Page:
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CMYK and Pantone colors

April 8, 2021

Latest company case about CMYK and Pantone colors

      The power of color should be never underestimate in marketing. Think of the Coca Cola® brand. What color do you see? If you’re like most people, you see the color red. Not just any red. Coke red. Thus, color plays a vital role in a brand establishment and allows you to build a more personal connection with your consumers.

      Keeping the color right and consistent is not easy. There are thousands of designers, developers, and printers working on Coke’s packaging and marketing worldwide; and there are endless varieties of mobile devices, browsers, TVs, and printing methods that carry the coke brand. Let’s separate them into two categories: Print and Onscreen. CMYK and Pantone are for Print; RGB and HEX are for Onscreen. In this article, we only talk about the CMYK and Pantone. Hoping you can get a better understanding of how to choose the right color for your physical packaging.

 

     ​CMYK(cyan, magenta, yellow, key)

      CMYK stands for Cyan, Magenta, Yellow, and Key. In laymen's terms, you can think of this as blue, red, yellow, and black. The CMYK color model is also called “process color” or “four-color”.

 

      CMYK color is actually a result of combining tiny dots of four ink colors: cyan, magenta, yellow and black are printed. The large and small CMYK dots overlapping each other can create a wide spectrum of colors. If you have a magnifying glass, you can see the CMYK dots and how they overlap each other to make the final color different. Here are the two pictures to help you understand.

 

     PANTONE (PMS(Pantone Matching System))

      CMYK color is combined by tiny dots, but the Pantone color is one solid color throughout. If you see the printed Pantone color through a magnifying glass, you can not find the colors dots but only the one solid color. Pantone color is vital when you want to keep the colors of your packaging consistent. Designer and Printing factories all around the world are using the same Pantone color system, that’s why some brands like Coke can always keep the Coke Red color the same. If you want to choose a color for your brand, you can visit Pantone.com or purchase a Pantone color book on their website: Pantone.com.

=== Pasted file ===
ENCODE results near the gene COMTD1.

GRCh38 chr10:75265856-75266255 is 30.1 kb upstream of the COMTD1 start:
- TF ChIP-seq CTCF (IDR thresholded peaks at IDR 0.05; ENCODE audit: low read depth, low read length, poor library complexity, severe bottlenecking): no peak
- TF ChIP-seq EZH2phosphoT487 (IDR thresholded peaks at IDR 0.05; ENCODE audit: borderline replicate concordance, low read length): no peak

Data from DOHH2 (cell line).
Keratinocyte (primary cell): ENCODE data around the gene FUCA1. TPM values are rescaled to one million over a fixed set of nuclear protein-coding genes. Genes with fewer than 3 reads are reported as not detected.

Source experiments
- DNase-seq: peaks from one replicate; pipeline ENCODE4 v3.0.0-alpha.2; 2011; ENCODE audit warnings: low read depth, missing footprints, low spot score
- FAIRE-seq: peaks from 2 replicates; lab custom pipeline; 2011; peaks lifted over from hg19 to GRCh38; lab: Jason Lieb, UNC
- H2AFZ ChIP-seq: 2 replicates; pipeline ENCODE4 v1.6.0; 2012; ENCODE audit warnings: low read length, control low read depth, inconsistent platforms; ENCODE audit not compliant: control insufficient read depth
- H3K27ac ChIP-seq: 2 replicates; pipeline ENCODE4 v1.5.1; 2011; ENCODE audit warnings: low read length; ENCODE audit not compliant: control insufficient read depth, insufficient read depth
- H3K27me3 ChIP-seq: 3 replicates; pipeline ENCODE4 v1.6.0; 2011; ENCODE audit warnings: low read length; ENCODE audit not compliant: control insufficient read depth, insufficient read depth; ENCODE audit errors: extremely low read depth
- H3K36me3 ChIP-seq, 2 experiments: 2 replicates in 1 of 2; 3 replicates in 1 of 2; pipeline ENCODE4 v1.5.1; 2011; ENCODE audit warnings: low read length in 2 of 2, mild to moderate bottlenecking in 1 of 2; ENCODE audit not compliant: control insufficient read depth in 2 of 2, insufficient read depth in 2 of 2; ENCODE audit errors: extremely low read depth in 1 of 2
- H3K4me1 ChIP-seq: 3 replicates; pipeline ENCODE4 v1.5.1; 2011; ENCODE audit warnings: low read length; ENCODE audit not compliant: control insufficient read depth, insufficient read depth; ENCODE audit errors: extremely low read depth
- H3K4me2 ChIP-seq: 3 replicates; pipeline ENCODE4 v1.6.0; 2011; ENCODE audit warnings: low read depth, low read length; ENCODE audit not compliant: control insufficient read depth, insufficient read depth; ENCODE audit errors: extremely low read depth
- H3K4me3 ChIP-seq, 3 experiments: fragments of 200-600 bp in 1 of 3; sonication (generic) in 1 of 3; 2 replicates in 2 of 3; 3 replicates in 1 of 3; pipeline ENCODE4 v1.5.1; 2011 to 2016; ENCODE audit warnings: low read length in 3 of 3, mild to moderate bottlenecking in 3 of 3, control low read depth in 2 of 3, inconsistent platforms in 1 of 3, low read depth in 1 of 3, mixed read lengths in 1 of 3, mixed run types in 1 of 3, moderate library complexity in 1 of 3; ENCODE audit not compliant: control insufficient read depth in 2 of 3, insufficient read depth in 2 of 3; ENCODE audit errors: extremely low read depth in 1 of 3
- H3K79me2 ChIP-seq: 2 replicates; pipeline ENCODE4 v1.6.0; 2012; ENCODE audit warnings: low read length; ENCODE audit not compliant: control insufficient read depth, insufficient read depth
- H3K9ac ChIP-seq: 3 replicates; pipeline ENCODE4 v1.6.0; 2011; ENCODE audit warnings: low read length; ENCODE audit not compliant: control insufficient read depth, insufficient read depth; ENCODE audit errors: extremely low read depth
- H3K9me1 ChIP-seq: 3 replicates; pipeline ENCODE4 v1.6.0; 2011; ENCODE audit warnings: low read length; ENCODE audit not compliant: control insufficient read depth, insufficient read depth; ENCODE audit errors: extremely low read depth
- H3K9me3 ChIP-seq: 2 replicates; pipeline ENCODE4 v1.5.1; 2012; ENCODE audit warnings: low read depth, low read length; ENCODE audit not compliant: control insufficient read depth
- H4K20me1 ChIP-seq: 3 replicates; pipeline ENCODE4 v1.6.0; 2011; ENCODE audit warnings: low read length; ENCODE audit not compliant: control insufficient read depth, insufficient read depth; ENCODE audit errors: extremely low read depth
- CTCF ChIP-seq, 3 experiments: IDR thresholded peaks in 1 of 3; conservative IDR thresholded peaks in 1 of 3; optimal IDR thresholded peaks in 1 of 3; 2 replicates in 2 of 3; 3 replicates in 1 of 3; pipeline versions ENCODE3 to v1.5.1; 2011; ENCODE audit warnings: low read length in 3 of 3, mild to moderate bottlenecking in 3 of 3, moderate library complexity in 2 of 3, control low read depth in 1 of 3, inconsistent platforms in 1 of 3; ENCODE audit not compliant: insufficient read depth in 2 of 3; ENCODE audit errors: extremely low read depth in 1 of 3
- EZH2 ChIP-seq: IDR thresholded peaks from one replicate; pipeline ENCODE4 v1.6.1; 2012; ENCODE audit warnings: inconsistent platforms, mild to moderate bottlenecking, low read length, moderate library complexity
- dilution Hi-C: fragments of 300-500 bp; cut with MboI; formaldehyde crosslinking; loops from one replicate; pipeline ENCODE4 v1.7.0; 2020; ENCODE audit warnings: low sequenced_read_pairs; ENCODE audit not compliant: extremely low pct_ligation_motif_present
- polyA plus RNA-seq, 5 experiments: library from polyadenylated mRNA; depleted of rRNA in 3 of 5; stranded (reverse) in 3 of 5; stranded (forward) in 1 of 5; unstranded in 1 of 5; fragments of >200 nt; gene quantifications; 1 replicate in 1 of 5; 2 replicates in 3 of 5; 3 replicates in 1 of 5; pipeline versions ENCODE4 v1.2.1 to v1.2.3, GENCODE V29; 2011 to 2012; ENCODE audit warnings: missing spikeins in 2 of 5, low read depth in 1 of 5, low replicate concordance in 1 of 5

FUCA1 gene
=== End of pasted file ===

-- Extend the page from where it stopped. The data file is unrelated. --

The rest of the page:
Pantone Matching System(PMS) is a standardized color system that revolutionized the printing market. The Pantone Color Matching System ensured that printing manufacturers all over the world can refer to the same color and feel confident in their matching ability, despite they are never directly contacting with each other. Currently, Pantone boasts a total of over 1,800 different colors.

      How to choose the right Pantone books? Here is a simple way, if you are a designer or brand owner, and you want to choose the right color for your brand logo. You need to buy the “FORMULA GUIDE Solid Uncoated” book and the “FORMULA GUIDE Solid Coated” book. The coated and uncoated means the paper that used to print the Pantone books. Some paper like offset paper and white kraft paper (same as your A4 printer paper) is Uncoated paper. Some paper like glossy paper and magazine paper that has a coating over the surface to make it smoothy is called Coated paper. If you are a printing factory, you also need the CMYK Uncoated and coated books so that you can know how to mix the CMYK inks to meet the final color result.

 

      The differences between CMYK and Pantone should be considered when deciding which color process to use. For consistent colors of branding and logos, Pantone is a better choice but higher cost. For print jobs where exact color isn’t a concern, CMYK is the best choice and lower price. It all depends on the nature of the print job and budgetary constraints. If you have no ideas which one to choose, you can talk to us to find out which option is best for you.

 

2021.4.1 by Jessie

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